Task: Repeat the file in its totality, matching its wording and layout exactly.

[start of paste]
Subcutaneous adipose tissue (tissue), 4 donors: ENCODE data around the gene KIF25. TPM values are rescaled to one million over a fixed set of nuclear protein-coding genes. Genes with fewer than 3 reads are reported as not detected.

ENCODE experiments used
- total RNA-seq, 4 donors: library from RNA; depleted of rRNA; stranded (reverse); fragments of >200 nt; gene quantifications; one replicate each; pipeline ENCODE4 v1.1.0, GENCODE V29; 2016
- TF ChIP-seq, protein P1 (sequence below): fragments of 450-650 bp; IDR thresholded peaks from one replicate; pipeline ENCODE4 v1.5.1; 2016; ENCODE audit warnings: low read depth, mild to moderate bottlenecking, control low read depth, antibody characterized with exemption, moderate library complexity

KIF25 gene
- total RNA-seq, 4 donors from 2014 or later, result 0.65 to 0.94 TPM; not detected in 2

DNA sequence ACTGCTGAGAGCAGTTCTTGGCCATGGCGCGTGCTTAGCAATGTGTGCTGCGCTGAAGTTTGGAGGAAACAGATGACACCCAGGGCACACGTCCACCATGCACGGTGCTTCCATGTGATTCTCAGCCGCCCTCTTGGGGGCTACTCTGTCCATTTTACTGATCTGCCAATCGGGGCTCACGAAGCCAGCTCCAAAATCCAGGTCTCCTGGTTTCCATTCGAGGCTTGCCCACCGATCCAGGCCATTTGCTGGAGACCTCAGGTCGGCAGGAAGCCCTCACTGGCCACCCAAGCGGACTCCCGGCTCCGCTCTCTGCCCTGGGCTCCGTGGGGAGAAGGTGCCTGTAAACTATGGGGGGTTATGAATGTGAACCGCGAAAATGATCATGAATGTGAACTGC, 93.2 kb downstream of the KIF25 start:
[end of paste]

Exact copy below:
Subcutaneous adipose tissue (tissue), 4 donors: ENCODE data around the gene KIF25. TPM values are rescaled to one million over a fixed set of nuclear protein-coding genes. Genes with fewer than 3 reads are reported as not detected.

ENCODE experiments used
- total RNA-seq, 4 donors: library from RNA; depleted of rRNA; stranded (reverse); fragments of >200 nt; gene quantifications; one replicate each; pipeline ENCODE4 v1.1.0, GENCODE V29; 2016
- TF ChIP-seq, protein P1 (sequence below): fragments of 450-650 bp; IDR thresholded peaks from one replicate; pipeline ENCODE4 v1.5.1; 2016; ENCODE audit warnings: low read depth, mild to moderate bottlenecking, control low read depth, antibody characterized with exemption, moderate library complexity

KIF25 gene
- total RNA-seq, 4 donors from 2014 or later, result 0.65 to 0.94 TPM; not detected in 2

DNA sequence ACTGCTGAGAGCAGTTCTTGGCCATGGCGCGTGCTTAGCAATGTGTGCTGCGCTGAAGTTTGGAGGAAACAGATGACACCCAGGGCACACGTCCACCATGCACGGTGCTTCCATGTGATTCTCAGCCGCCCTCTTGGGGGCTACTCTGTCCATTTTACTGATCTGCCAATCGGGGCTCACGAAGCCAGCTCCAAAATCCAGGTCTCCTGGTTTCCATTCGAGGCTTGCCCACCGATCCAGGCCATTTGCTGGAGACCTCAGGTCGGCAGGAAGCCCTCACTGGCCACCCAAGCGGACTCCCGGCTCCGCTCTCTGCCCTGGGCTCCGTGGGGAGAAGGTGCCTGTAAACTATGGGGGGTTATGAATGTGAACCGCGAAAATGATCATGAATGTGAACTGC, 93.2 kb downstream of the KIF25 start: